How to Use a Pom Pom Maker | Crafting Basics

a small pink pom pom next to a yellow plastic Clover pom pom maker

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It’s a bit of an understatement to say that I love crafting with pom poms. From rugs to wreaths to garlands and everything in between. If I CAN make it out of pom poms, I WILL make it out of pom poms! 

Even though this blog doesn’t have any pom pom related crafts yet, it definitely will in the near future. So I thought it would be a good idea to write up a few posts on how to make a pom pom.

I have a handful of different methods that I will be posting about over the next week or so, but I’d like to start with my absolute favorite method, which is by using a commercially made pom pom maker, specifically the Clover brand one.

There are other ways to make pom poms that also yield great results, which I will have articles for very soon. But I still keep coming back to these tools because they give me the most fluffy and dense pom poms compared to any other method.

So without further ado, let’s get to making some fuzzy little poms!

The text "How to use a pom pom maker Crafting Basics" above four plastic pom pom makers of different sizes and the pom poms that were made with them

What You Will Need for this Project

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Pom Pom Maker


a skein of pink yarn, a pom pom maker, and scissors

As mentioned above, the brand of pom pom maker that I use is made by Clover. They have four different packages with different sizes: Extra Small, Small, Large, and Extra Large (Jumbo). In total, between all 4 packages there are 7 different sizes that will make poms that range from 3/4” wide to 4.5” wide. I think that would cover just about any pom pom project you could dream of.

I own both the small and large sets, which gives me a good standard range of sizes. However I plan on buying the extra small and extra large at some point in the future. That way I can have them all.

If for some reason you are unable to find this particular brand of pom pom maker, I’ve seen others online that look extremely similar. I can only imagine that they’d work just as well. I couldn’t say for sure since I’ve only tried the one brand. But if it has a similar construction to the picture below you should be good to go.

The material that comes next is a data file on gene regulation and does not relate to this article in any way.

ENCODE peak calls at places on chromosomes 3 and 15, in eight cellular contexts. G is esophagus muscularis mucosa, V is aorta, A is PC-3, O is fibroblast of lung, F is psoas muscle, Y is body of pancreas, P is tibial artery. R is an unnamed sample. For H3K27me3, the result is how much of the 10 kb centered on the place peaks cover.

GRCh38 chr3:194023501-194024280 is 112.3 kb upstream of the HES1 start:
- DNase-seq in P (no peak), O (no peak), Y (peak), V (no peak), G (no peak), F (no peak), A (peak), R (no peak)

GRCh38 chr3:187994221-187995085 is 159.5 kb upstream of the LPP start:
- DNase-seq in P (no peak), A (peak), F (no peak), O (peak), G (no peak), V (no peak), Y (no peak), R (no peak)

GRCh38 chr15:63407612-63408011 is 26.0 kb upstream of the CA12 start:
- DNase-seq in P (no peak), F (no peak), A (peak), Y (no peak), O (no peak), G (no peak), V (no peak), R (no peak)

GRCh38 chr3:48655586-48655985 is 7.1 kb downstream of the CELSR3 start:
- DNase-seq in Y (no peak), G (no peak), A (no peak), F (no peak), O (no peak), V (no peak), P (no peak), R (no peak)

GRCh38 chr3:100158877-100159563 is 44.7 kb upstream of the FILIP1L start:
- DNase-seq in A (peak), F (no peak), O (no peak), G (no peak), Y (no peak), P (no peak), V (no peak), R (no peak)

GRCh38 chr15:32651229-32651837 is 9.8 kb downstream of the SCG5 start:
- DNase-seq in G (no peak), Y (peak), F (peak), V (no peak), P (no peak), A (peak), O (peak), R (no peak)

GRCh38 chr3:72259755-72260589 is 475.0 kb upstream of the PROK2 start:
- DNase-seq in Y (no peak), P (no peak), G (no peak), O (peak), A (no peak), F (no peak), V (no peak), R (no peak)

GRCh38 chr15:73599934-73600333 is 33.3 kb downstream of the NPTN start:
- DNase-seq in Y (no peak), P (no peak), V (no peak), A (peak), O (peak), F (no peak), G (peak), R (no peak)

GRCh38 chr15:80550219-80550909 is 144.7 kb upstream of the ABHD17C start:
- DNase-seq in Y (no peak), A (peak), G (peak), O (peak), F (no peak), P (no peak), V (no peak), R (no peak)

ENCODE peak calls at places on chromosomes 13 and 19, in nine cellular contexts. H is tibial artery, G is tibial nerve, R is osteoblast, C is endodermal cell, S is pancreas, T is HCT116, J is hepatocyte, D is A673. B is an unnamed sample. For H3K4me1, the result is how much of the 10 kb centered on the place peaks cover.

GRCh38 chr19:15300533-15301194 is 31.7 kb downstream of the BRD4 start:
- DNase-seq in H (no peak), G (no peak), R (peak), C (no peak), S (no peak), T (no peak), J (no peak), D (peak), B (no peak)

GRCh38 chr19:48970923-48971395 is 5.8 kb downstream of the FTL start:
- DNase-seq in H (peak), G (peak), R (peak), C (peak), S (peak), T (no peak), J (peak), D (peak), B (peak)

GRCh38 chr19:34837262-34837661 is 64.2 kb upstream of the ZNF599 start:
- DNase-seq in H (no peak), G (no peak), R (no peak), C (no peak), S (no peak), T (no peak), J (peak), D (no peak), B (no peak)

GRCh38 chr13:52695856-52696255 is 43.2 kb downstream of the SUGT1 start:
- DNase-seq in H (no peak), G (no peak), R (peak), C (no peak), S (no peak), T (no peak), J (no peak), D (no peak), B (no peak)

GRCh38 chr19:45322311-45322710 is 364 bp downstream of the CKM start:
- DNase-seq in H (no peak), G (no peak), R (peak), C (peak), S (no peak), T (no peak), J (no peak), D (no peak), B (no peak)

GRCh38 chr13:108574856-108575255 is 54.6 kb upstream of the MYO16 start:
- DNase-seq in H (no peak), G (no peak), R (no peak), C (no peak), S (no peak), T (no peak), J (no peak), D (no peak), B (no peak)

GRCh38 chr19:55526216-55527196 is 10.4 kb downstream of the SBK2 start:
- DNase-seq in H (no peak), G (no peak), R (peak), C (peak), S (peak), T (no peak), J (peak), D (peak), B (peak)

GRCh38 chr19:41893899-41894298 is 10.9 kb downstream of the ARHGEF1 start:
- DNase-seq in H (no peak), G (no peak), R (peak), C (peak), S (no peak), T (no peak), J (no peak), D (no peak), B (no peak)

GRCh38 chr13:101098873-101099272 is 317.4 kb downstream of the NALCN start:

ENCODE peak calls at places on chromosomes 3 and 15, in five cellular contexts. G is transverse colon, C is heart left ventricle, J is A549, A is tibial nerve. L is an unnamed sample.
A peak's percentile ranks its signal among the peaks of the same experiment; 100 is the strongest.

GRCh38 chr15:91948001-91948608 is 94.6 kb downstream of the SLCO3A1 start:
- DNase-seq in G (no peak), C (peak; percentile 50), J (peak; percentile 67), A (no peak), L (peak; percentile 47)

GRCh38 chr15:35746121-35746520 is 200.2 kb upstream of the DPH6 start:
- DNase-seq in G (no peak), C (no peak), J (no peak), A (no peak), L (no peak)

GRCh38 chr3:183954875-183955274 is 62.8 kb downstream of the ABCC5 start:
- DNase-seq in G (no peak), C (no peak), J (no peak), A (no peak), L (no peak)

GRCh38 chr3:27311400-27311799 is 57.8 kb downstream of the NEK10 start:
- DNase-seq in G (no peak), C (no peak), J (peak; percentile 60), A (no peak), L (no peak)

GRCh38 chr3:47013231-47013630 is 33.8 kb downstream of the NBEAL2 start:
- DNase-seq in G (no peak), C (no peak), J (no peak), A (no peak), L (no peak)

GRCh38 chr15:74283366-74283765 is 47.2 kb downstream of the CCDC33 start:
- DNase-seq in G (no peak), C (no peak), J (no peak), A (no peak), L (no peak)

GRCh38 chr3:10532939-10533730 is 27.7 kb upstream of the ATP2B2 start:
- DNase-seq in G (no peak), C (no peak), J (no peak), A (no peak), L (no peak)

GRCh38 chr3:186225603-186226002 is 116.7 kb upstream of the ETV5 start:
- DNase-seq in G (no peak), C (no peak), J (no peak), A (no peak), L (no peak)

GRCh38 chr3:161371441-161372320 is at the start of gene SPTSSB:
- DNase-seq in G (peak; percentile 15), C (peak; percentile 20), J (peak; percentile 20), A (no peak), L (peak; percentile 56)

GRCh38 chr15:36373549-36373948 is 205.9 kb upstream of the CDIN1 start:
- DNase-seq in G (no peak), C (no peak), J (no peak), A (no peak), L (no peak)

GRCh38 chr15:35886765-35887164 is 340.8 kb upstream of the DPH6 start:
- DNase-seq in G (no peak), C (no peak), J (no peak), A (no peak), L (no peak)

A pom pom maker with both ends open

A quick note about the scissors I use, too. When I first started using my pom pom makers, I was using a standard pair of scissors and I had a lot of trouble when it came time to snip the yarn loops. Trimming the pom pom afterward was also very hard on my hands.

So I tried out these scissors and they are absolutely PERFECT for making these types of pom poms. The pointed tip fits easily between the pom pom maker and the spring keeps your hand from getting too tired. They are now my dedicated pom pom scissors and I would definitely recommend these to anyone who makes a lot of pom poms like I do.


Step 1: Wrap One Side of Pom Pom Maker

For this example, I’m going to be using one of the pom pom makers from the Small set, which makes a finished pom pom about 1 5/8” wide.

With the Pom Pom Maker already assembled together, open up the “arms” on one side and line them up.

A hand holding a pom pom maker with one end open

Then begin wrapping your yarn evenly around the curved part. It doesn’t really seem to matter whether you wind it section by section or evenly go back and forth until it is full as long as it’s as even as possible.

A hand holding a pom pom maker with some pink yarn wound around one end

Continue winding your yarn until it is full. When the side of my pom pom maker is full, it looks like the picture below.

A hand holding a pom pom maker that is completely full on one side with pink yarn

From my experience, just how full the pom pom maker needs to be is going to depend on which size pom pom maker you are using. I have only used 4 different sizes, but from the ones I’ve tried I find that I need to overfill the smaller ones while the larger ones don’t need to be quite so full.

The best way to check is from time to time, push the yarn-wrapped arch back into place. If you still have space between the yarn and sides of the pom pom maker, try to wrap it a little more. If you are having trouble comfortably fitting the arch back into place you may need to unwrap your yarn a bit.